Specialty label Twilight Time has almost certainly made a whole lot of Sam Peckinpah enthusiasts very happy with their new, limited edition release of the 1965 epic Western, Major Dundee. This two-disc set takes the previous DVD special edition and nicely updates it with excellent high definition 1080p presentation. Disc one features the 2005 “extended version,” which is actually producer Jerry Bresler’s 136-minute cut graced by a new score by Christopher Caliendo. The second disc has the 122-minute original theatrical cut, with the original score by Daniele Amfitheatrof.
Shot in Mexico (at great expense due to incongruously selected locations) by Sam Leavitt, Major Dundee is a beautiful mess that unfortunately will never been seen the way Peckinpah intended. According to the Peckinpah experts heard on the excellent audio commentary (Nick Redman, Paul Seydor, Garner Simmons, and David Weddle), the maverick director’s original cut exceeded four hours. As Twilight Time’s Julie Kirgo informs us in her typically valuable liner notes essay, Peckinpah was effectively removed from his own film after executives disapproved of his subsequent two hour and 41-minute cut. A troubled production, one that saw Charlton Heston (starring as the title character) gallantly forfeit his entire salary in order to keep the production alive, resulted in a tragically compromised vision.
For students of cinema, particularly the endlessly fascinating career of Sam Peckinpah and the bygone era of classic Westerns in general, this release is an essential case study. The basic plot is deceptively simple. Set during the Civil War, the story kicks off following an Apache massacre of civilians and U.S. soldiers. Led by Sierra Charriba (Michael Pate), the Apaches have kidnapped three young boys. Disgraced Major Amos Dundee (Heston)—whose prior wrongdoings are never made entirely clear—sees an opportunity to get out of his detail at a New Mexican POW camp by assembling a posse to rescue the children.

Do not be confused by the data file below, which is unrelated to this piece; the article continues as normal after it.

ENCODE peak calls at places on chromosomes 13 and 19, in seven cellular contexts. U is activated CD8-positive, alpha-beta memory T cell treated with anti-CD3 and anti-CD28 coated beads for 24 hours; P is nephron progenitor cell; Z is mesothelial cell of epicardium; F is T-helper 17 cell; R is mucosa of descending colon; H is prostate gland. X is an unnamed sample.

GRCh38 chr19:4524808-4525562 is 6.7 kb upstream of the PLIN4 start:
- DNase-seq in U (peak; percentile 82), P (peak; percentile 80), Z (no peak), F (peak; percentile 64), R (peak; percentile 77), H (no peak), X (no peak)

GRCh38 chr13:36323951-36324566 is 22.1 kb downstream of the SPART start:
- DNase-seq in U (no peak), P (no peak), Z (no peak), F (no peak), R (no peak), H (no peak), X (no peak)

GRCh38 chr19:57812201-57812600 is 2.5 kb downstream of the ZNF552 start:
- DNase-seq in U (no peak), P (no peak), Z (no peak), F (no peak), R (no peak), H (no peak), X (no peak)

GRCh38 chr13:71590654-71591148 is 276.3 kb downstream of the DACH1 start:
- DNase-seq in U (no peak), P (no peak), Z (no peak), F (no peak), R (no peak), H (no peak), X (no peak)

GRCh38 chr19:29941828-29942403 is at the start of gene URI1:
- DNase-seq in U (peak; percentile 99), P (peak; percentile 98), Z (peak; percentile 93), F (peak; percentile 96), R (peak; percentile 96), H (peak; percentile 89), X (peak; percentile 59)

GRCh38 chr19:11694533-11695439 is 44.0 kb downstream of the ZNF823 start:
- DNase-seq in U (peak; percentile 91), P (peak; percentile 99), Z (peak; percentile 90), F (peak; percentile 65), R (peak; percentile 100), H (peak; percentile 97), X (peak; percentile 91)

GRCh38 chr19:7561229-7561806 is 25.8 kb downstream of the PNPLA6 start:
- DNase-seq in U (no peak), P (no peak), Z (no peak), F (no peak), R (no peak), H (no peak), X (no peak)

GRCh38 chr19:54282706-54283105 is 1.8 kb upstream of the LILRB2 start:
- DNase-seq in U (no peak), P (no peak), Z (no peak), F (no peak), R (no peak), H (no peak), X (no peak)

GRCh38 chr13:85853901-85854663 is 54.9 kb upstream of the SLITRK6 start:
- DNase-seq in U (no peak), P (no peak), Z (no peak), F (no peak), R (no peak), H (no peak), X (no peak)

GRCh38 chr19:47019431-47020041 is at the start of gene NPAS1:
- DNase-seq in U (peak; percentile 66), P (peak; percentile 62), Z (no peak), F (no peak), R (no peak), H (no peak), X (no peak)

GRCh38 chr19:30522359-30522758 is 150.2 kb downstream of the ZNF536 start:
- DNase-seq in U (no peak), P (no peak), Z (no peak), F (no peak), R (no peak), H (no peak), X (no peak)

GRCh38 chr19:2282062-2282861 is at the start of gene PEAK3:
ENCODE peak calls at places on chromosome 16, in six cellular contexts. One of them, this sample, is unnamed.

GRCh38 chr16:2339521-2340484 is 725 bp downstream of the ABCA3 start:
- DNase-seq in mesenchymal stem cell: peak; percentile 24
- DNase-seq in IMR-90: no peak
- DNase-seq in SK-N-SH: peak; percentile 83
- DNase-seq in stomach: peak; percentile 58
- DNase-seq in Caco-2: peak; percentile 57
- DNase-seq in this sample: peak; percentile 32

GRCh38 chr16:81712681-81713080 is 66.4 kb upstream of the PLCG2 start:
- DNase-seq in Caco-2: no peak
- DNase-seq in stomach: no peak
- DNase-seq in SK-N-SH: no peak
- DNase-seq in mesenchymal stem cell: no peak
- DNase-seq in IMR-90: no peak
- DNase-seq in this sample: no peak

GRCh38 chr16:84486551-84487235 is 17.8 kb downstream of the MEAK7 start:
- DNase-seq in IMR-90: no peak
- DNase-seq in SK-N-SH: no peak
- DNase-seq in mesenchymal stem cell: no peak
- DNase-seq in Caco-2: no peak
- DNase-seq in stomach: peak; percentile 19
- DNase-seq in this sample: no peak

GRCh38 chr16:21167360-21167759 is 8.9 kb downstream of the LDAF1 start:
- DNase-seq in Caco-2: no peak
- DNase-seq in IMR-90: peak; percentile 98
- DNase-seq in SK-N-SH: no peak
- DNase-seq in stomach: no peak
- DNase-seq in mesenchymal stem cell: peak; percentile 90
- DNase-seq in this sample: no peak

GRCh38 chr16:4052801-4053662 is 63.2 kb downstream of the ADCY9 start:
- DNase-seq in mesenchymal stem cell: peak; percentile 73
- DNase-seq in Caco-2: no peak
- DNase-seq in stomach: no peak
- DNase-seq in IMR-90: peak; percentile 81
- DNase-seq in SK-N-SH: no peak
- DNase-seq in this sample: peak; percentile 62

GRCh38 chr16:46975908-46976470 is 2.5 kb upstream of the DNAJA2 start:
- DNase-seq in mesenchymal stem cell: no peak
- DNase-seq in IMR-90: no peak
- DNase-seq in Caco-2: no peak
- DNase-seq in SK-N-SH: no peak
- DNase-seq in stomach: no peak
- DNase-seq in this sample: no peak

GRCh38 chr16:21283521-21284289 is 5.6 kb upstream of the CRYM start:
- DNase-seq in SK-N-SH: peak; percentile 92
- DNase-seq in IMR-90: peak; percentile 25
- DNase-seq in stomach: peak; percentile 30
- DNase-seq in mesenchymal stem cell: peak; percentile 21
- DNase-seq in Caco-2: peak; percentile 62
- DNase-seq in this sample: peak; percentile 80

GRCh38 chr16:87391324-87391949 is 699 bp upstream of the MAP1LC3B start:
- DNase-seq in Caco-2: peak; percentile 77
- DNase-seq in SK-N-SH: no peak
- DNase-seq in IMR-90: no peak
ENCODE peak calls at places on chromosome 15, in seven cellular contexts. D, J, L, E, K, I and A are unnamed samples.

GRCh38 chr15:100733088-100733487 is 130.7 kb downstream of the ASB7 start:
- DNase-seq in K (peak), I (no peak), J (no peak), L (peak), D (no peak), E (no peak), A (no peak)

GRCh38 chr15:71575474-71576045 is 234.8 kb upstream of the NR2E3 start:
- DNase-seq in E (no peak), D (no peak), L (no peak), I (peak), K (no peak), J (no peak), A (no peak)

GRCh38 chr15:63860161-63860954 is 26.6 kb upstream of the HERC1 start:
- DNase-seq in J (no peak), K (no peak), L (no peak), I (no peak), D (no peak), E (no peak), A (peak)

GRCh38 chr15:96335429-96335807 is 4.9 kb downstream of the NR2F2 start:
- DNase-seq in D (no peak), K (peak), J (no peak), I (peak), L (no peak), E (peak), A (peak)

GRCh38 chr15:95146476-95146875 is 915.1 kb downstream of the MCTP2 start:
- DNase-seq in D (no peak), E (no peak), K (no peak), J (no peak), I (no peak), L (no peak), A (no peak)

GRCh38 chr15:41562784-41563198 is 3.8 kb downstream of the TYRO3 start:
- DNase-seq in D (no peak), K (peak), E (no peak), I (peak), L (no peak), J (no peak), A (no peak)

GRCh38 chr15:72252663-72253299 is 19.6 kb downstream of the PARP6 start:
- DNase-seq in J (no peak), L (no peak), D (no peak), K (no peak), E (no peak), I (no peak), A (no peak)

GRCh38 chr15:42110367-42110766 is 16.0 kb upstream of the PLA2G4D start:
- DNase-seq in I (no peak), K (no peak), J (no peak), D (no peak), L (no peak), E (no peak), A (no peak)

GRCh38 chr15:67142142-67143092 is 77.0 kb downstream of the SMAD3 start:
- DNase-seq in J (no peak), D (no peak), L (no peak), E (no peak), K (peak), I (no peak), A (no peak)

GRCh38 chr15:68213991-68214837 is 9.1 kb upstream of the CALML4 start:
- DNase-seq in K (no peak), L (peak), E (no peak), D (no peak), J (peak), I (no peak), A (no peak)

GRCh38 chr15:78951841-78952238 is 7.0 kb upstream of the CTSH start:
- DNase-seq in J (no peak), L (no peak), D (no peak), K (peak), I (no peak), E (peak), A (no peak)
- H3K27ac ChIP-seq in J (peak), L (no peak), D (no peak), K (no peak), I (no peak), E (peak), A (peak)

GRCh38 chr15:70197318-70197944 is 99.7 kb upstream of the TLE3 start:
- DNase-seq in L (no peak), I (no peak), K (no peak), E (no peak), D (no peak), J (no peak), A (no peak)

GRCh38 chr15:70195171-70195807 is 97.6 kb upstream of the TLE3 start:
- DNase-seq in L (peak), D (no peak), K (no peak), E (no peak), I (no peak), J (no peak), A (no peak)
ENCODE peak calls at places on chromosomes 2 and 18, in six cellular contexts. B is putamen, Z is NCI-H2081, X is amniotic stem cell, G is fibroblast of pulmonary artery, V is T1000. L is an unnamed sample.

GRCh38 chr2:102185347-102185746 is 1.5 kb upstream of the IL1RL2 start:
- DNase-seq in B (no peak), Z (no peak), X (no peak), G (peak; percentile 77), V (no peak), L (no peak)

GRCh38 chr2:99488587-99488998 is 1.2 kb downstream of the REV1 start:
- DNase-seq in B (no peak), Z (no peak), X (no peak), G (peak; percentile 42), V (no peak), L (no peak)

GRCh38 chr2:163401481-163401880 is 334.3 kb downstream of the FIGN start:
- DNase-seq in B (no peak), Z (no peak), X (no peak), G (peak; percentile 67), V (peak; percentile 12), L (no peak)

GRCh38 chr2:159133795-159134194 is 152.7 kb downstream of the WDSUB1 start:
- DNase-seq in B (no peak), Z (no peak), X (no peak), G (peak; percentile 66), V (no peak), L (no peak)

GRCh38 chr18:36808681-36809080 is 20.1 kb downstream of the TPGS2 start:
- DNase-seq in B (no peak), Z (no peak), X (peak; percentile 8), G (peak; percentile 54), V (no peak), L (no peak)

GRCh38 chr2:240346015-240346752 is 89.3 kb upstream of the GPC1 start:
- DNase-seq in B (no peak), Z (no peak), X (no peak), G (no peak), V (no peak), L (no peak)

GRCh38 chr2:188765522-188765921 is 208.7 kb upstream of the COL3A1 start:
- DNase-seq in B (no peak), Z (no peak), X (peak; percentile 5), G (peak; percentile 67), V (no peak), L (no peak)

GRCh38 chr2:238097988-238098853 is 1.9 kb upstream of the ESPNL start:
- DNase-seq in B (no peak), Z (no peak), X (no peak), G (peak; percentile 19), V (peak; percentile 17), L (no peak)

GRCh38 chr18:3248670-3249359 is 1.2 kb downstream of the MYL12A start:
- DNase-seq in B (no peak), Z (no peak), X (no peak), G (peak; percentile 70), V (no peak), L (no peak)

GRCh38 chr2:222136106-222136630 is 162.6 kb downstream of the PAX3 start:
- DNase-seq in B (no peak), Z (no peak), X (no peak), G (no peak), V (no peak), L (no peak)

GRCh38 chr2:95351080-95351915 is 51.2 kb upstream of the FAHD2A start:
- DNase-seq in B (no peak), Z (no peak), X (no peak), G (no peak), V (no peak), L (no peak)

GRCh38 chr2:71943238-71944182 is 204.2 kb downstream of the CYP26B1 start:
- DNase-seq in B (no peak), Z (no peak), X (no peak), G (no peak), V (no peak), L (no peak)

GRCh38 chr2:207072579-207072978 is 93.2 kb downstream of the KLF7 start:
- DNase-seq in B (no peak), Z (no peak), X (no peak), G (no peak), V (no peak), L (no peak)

The group turns out to be quite a motley crew of prisoners, Native American scouts, and a particularly cantankerous Confederate captain named Benjamin Tyreen (Richard Harris). Tyreen and Dundee have a seriously troubled past, but they must work together in order to achieve Dundee’s lofty goal. Scout Samuel Potts (James Coburn) estimates the odds of successfully rescuing the boys at a thousand to one. The first half of the film is quite compelling with Dundee and company pursuing a very clear-cut objective. Unfortunately, narrative clarity becomes dreadfully tangled about halfway through after (mild spoiler alert) the boys are recovered from the Apaches.
There is much to admire about Major Dundee and Twilight Time’s package is nearly comprehensive. The extended cut does not effectively remedy all of the basic storytelling shortcomings, but the extra 14 minutes go a long way towards improving the flawed theatrical version. The presence of the ’05 score presents a problem. While Caliendo did craft an arguably more appropriately subtle set of cues, it can only be seen as revisionism. The original score is a bit bizarre and over the top (though to my ears not strikingly bad). Peckinpah expressed deep displeasure with it, so it’s hardly representative of his vision. But Caliendo’s work is nothing more than speculation, regardless of how nuanced. Both scores are presented as isolated tracks for those who wish to study them further.
The transfer offers a muted, earthy color palette. Clarity and detail are terrifically satisfactory. While black levels are impressively deep, occasionally there’s the odd shot that’s perhaps a bit too high contrast. The visuals are excellent overall, however, with plenty of natural grain structure visible. The extended cut boasts a 5.1 DTS-HD MA mix that works well with the new music. The original theatrical version has its original mono mix, presented in crystal clear, lossless DTS-HD MA. The isolated scores are available in perfect DTS-HD MA 2.0.
Additional extras include four minutes of silent extended outtakes, a two-minute slideshow of trailer artwork outtakes, a short excerpt from an exhibitor promo reel, a slightly extended scene between Dundee and Teresa Santiago (leading lady Senta Berger), and an incomplete “Knife Fight” deleted scene. The gem, however, is the aforementioned audio commentary. The quartet of historians provides a thorough history lesson about Major Dundee that hasn’t a dull moment. They don’t shy away from discussing the less successful aspects of the film.
Visit Twilight Time’s official website for ordering information. As with all their titles, Major Dundee is limited to a production run of 3,000.